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  • Book
    Timothy D. Brewerton, Amy Baker Dennis, editors.
    Summary: Eating disorders, addictions, and substance use disorders are each challenging in their own right, but they also commonly co-occur, causing major challenges for clinicians. Emerging research suggests that there are common substrates at the neuroanatomical, neurochemical, and psychological levels. While randomized controlled trials have revealed a number of effective psychotherapeutic and psychopharmacologic treatments for the individual conditions, little is known about integrative interventions for these comorbidities. This book presents cutting-edge research on the overlap of these complex disorders and reviews integrative assessment strategies and treatment approaches, including enhanced cognitive behavioral therapy, dialectical behavior therapy, abstinence approaches, motivational enhancement, mindfulness meditation, and pharmacotherapy. The issue of whether eating-disordered behaviors such as dieting, binge eating, and excessive exercise are merely other forms of addictive behavior is examined. The authors argue both for and against the concept of food addiction in research, clinical treatment, and public policy.

    Research Perspectives: Relationship between feeding and drug seeking behaviors
    Animal models of eating disorders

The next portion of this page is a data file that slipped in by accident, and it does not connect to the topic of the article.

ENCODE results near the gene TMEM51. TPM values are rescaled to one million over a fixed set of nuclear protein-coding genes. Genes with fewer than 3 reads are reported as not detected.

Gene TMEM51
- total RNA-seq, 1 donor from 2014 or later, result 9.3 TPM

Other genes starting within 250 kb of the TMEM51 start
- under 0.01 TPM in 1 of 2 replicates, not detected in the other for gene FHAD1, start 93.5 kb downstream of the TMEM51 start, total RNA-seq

Activity Anorexia
    Role of neurotransmitter systems
    Dimensions of personality and neuropsychological function
    Imaging findings
    Genetic aspects: Do EDs, addictions, and SUDs share genetic vulnerabilities
    The Role of Epigenetics
    Clinical Perspectives: Epidemiology of EDs, addictions and SUDs
    Nutritional Aspects
    Are EDs addictive disorders?
    The Role of Stress, Trauma and PTSD
    The Role of Obesity
    EDs, addictions and SUDs following bariatric surgery
    Prevention and public policy issues
    Treatment Perspectives: General principles of treating the comorbid patient
    The use of CBT
    Mindful based treatments
    The use of self-help approaches
    The use of motivational interviewing and MET
    The use of family therapy
    Nutritional interventions
    The use of exercise
    The use of alternative and complementary therapies
    Ethics and the role of compulsory hospitalization
    The role of invitational intervention.
    Digital Access Springer 2014